Biblical Analogies

Should Christians accept
committed faithful
gay marriages?

Analogies compare two different things, in order to point out similarities.

Hebrew scroll & silver Torah pointer.

Analogy works when there are sufficient similarities between the qualities of two things that similarity of the outcome should logically follow.

Applying this kind of reasoning to Biblical issues allows us to draw principled conclusions based on God’s truth revealed in scripture. On this page, we review four common uses of this kind of  reasoning for accepting homosexual relationships. These four uses illustrate how the church adapts to the surrounding culture over time.

Here, we offer five additional uses of Biblical An@logy which strongly validate gay and lesbian relationships.

Why we wrote this
page about analogies

Dr. Robert Gagnon,

Pittsburg Theological Seminary,
prolific anti-gay author

Dr. Gagnon presented an interesting challenge on an anti-gay DVD set he made for ELCA, the Evangelical Lutheran Church in America. I have read Dr. Gagnon's book and hold him in high regard for his Christian life and his erudite scholarship. Although we have never met in person, we have talked by phone and I respect his views. The good Doctor challenged gay Christians.

If we want non-gay Christians to accept us as blood-bought members of the body of Christ, we must come up with strong Biblical similitudes for gay partnerships, which correspond with relationships accepted in the Bible. If gay Christians can provide strong Biblical analogies for gay partnerships, then the church should accept gay and lesbian partnerships as blessed by God.

According to Dr. Gagnon, the four similitudes presented on this page do not share sufficient similarities and are therefore, in Dr. Gagnon's opinion, too weak to be useful. Here is what a good strong an@logy should do, according to Dr. Gagnon, as posted on his website.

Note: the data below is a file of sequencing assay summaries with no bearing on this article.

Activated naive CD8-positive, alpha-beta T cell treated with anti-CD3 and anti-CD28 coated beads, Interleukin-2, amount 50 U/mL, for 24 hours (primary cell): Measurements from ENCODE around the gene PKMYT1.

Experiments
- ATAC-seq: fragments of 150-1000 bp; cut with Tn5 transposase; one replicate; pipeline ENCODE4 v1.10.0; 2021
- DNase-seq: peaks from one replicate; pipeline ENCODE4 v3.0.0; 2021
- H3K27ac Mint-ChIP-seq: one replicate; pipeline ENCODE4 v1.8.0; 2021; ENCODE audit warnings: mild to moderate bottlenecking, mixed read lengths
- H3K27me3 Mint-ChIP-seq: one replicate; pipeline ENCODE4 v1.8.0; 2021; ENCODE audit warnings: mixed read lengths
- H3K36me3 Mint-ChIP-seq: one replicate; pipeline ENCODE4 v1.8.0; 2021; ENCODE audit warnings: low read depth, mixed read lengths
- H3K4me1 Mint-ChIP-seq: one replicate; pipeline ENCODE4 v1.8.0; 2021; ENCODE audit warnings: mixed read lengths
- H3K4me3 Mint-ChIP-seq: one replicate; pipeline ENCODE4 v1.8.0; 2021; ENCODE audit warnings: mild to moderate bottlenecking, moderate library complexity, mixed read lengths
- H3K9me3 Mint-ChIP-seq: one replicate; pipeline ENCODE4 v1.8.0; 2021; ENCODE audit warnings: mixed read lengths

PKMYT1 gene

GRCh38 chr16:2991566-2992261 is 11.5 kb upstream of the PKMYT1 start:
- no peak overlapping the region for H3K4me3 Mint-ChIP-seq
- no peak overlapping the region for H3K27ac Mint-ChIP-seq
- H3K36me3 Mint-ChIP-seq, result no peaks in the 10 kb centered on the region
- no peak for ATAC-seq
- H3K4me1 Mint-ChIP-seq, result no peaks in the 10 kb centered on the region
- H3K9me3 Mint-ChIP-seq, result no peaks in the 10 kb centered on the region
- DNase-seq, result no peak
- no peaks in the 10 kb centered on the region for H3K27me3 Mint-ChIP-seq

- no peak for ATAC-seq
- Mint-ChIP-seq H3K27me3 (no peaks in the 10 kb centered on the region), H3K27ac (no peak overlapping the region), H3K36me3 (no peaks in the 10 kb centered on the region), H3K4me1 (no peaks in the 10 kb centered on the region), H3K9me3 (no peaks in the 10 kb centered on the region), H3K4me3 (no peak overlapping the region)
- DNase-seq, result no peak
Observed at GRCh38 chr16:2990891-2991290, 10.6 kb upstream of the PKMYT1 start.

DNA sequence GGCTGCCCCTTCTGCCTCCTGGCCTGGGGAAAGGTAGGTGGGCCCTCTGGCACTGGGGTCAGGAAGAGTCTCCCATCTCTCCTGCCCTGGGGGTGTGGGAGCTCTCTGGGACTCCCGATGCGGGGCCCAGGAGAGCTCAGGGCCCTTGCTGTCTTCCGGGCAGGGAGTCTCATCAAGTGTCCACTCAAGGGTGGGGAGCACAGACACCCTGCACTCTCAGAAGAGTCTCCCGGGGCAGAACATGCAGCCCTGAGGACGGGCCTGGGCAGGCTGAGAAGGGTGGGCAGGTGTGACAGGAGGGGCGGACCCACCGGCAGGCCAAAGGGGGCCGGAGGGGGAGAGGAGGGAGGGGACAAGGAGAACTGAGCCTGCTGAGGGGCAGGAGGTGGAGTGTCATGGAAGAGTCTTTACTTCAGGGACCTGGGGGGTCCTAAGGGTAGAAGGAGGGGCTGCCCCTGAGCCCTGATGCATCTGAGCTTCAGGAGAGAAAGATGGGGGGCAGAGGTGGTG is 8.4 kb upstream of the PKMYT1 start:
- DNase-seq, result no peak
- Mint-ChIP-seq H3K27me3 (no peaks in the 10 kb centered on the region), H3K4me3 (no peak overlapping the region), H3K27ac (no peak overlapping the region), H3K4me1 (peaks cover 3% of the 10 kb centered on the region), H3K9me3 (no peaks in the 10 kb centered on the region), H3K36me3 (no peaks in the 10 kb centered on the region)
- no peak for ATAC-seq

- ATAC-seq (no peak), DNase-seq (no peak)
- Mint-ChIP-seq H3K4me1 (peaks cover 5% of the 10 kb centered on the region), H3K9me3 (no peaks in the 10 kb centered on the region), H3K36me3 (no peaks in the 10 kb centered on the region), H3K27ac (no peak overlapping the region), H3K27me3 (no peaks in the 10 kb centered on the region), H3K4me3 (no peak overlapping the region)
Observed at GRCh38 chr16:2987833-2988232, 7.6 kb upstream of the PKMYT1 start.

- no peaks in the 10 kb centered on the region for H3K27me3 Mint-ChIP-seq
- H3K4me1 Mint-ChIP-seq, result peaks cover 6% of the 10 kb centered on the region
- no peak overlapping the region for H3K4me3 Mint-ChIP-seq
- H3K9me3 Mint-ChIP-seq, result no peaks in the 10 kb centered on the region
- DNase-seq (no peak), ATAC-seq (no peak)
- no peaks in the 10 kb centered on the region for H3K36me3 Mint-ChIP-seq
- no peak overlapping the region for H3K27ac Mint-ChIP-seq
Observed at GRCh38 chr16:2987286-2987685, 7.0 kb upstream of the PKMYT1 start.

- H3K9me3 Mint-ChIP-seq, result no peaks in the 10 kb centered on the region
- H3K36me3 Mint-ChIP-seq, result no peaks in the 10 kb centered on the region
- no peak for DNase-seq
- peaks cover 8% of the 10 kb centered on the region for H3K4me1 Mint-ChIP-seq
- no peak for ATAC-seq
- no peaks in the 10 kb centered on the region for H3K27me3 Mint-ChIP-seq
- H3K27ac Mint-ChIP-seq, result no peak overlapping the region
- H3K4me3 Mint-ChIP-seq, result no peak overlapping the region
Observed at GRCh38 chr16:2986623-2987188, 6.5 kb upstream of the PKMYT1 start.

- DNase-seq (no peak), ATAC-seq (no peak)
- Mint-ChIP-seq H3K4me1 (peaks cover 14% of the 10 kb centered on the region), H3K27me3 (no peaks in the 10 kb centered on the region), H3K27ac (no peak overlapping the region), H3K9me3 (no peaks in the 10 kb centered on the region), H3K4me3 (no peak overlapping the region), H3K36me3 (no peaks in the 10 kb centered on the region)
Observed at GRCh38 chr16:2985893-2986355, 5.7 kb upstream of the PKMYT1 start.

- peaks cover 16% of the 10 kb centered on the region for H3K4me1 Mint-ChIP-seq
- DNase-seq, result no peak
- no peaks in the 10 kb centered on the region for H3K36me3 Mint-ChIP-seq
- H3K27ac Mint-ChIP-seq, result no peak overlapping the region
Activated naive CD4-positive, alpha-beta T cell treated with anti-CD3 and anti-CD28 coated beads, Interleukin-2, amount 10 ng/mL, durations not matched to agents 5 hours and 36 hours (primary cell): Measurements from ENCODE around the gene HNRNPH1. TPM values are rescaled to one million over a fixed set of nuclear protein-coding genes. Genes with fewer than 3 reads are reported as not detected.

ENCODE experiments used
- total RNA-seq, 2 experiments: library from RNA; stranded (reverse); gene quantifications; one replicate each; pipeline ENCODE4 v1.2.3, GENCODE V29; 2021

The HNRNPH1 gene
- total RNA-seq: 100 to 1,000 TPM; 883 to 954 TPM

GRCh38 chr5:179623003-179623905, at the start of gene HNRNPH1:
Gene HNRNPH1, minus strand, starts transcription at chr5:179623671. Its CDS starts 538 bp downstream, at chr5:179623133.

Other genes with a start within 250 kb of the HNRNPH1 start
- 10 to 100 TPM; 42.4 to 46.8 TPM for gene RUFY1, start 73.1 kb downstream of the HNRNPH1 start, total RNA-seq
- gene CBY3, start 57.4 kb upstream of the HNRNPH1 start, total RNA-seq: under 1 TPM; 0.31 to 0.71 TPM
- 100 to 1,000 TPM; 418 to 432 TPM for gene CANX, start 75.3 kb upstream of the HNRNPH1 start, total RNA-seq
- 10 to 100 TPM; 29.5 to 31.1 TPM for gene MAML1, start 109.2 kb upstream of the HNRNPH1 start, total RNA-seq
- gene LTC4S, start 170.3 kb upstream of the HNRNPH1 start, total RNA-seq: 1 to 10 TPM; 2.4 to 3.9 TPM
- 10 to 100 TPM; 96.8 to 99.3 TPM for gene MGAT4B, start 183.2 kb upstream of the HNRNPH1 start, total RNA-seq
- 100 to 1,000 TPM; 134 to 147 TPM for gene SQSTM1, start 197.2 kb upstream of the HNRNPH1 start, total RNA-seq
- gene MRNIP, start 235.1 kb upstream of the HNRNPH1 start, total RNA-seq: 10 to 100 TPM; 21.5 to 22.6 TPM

"The proper purpose of engaging in analogical reasoning is to assess what categories best fit the issue in question through comparison-cases that share the greatest number of correspondences."

Two reasons biblical analogies support gay marriage

1. The Holiness Code does not cover every circumstance we face. Analogy allows us to
draw principled conclusions based on God’s response to comparable situations.

2. Biblical Analogy reflects the consensus of centuries of judgments by God, through His prophets, in His holy word, to His people.

When there are sufficient similarities
between the qualities of two things
then similarity of the outcome
must logically follow.

When the facts of other cases are similar to the case at issue today, Homosexual Relationships, application of the rule established in similar cases is justified.

When seeking to explain Leviticus 18:22 and 20:13, pro-gay apologists use Biblical analogy to validate their understanding that God can and does accept gay and lesbian relationships which are within the Biblical moral framework. These uses of Analogy reflect the situation of believers two and three millenia past as they confronted the culture of their time.